There aren't even 70 Australian companies that generate more than $200
million a year in revenue offshore, and now there's one less with
Foster's disappearing and there just aren't enough successful Australian
international companies.

A magnificent beer business in Australia, well-managed in Australia,
great cash flows, great distribution, great brands, and for years the
management have used that cash to stuff things up in wine, starting a
finance company, going offshore. They've lost between $5 and $10
billion, squandering the magnificent cash thrown off by a majority
position in the Australian beer market.

Coopers and the other micro-breweries will be a beneficiary from this
perceived concern about foreign domination of beer in a country like
Australia. But because the big brewers dominate distribution, it is
still quite difficult logistically to break into the market, and you've
also got the problem of the absolute dominance of Woolworths in liquor
like no other country in the world, and even SAB Miller will find that
difficult, because Foster's and Woolies have been at war for the last
few months.

An even sadder day for Melbourne

Way back in 1992 at the peak of Paul Keating's recession we had to have
and with Victoria copping "bleak city" sledges from up north, I attended
a breakfast with then Victorian Labor Treasurer Tony Sheehan and then
NAB CEO Don Argus.

Argus was trying to be upbeat and stressed that Melbourne was home to 8
of Australia's 10 most valuable listed companies. Fast forward 19 years
and this is how the top 30 will look once you strip out Foster's and
Coal & Allied assuming both takeovers go through.

1. BHP-Billiton, resources, Melbourne
2. Commonwealth Bank, financial services, Sydney
3. Westpac, financial services, Sydney
4. ANZ, financial services, Mebourne
5. NAB, financial services, Melbourne
6. News Corp, media, New York
7. Telstra, communications, Melbourne
8. Wesfamers, retail and diversified, Perth
9. Rio Tinto, resources, London
10. Woolworths, retailing, Sydney
11. Newcrest, mining, Melbourne
12. Woodside, petroleum, Perth
13. Fortescue Metals, iron-ore, Perth
14. Westfield, shopping centres, Sydney
15. Origin Energy, energy utility, Sydney
16. CSL, pharmaceuticals, Melbourne
17. QBE, insurance, Sydney
18. AMP, financial services, Sydney
19. Suncorp, financial services, Brisbane
20. Santos, energy, Adelaide
21. Brambles, industrial services, Sydney
22. Orica, chemicals, Melbourne
23. Coca Cola Amatil, beverages, Sydney
24. Amcor, packaging, Melbourne
25. QR National, rail, Brisbane
26. Macquarie Group, financial services, Sydney
27. Transurban, tollroads, Melbourne
28. Stockland, property, Sydney
29. AGL, energy utility, Sydney
30. Insurance Australia Group, insurance, Sydney

 From 8 of the top 10, Melbourne has declined to just 9 of the top 30.
The departing players over the past 20 years have included Pacific
Dunlop, BTR Nylex, North, Coles Myer, CRA, Woodside, Colonial and even
Mayne Nickless. To now lose Foster's is a big blow.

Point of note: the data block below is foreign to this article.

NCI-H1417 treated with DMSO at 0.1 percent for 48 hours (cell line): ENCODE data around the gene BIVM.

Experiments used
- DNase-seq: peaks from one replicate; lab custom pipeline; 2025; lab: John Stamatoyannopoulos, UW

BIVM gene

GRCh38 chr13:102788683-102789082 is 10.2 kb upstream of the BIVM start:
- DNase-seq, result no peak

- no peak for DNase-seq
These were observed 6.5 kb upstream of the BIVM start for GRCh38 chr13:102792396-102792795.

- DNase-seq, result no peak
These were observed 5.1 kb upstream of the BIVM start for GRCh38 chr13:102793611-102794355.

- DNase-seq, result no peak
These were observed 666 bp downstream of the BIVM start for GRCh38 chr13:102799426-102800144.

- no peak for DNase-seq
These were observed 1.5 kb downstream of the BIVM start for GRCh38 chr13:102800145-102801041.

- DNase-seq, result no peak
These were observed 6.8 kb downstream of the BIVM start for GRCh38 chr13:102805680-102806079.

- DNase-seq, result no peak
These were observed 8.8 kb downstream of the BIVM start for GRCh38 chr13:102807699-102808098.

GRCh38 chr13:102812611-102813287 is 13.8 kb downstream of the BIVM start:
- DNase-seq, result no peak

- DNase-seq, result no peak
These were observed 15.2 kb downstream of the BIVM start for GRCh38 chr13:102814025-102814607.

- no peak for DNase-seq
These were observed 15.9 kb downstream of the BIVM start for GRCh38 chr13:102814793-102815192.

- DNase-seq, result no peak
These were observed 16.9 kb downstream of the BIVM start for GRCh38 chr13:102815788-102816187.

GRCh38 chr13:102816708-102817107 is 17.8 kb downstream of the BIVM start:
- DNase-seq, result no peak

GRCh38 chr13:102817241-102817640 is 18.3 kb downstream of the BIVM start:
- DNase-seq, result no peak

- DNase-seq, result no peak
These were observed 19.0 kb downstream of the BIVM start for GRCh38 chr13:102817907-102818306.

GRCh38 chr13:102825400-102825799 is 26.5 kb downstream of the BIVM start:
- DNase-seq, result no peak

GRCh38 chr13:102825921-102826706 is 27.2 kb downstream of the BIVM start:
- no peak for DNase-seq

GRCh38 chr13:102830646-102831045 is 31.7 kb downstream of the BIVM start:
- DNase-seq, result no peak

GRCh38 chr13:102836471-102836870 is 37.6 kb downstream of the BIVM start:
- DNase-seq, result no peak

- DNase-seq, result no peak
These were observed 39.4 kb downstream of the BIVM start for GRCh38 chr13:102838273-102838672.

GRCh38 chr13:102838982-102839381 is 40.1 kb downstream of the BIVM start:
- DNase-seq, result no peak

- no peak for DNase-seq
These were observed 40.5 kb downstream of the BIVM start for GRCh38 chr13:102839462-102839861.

Where are all the mining stocks?

The above list tells a range of other stories above and behind
Melbourne's relative decline as a corporate centre in Australia.

Firstly, why aren't there more resources stocks in the country with the
best dowry on earth? It's simple: the vast majority of our $1
trillion-plus worth of resources assets are foreign owned, which denies
Australians a large direct exposure to the biggest mining boom in
history through their compulsory superannuation.

Why so many financial services giants?

The second startling fact is the dominance of financial services
companies. No other country has banks as 4 of its 5 most most valuable
listed companies. This reflects the cartel like dominance of the Big
Four who deliver the world's most expensive banking service to
long-suffering Australians. No wonder the Bendigo Community Bank model
continues to go from strength to strength.

It also reflects the enormous churning gravy train created by compulsory
superannuation whereby Australian's have happily tripled their
collective home loan exposure to more than $1 trillion over the past
decade because they believe compulsory superannuation will look after
their retirement. Alas, the Baby Boomers have lived decadent lives with
insufficient overall savings and have a rude shock ahead of them when
they consider the aged care services they will be able to purchase. It
will be magnified if Australia's housing bubble ever really bursts,
especially given those large mortgages carried by middle Australia.

Australia is the only country in the world which allows the same
financial conglomerates to dominate the field in allocating debt and
equity through the economy, even though their are obvious conflicts
involved, especially in workout situations. Who can forget the
Commonwealth Bank simultaneously having a $1 billion-plus debt exposure
to Centro whilst its superannuation clients dropped more than $500
million as the largest investor on the equity side.

It is not healthy for the econony to have so many financial giants
dominating the ASX and it certainly hasn't helped create a culture of
shareholder pressure because banking conglomerates rarely vote against
poorly performing directors as they fear losing business from the
company involved.

Updating the comprehensive foreign ownership lists

The Mayne Report has long produced lists which track foreign ownership
in Australia and we've spent some time updating them today.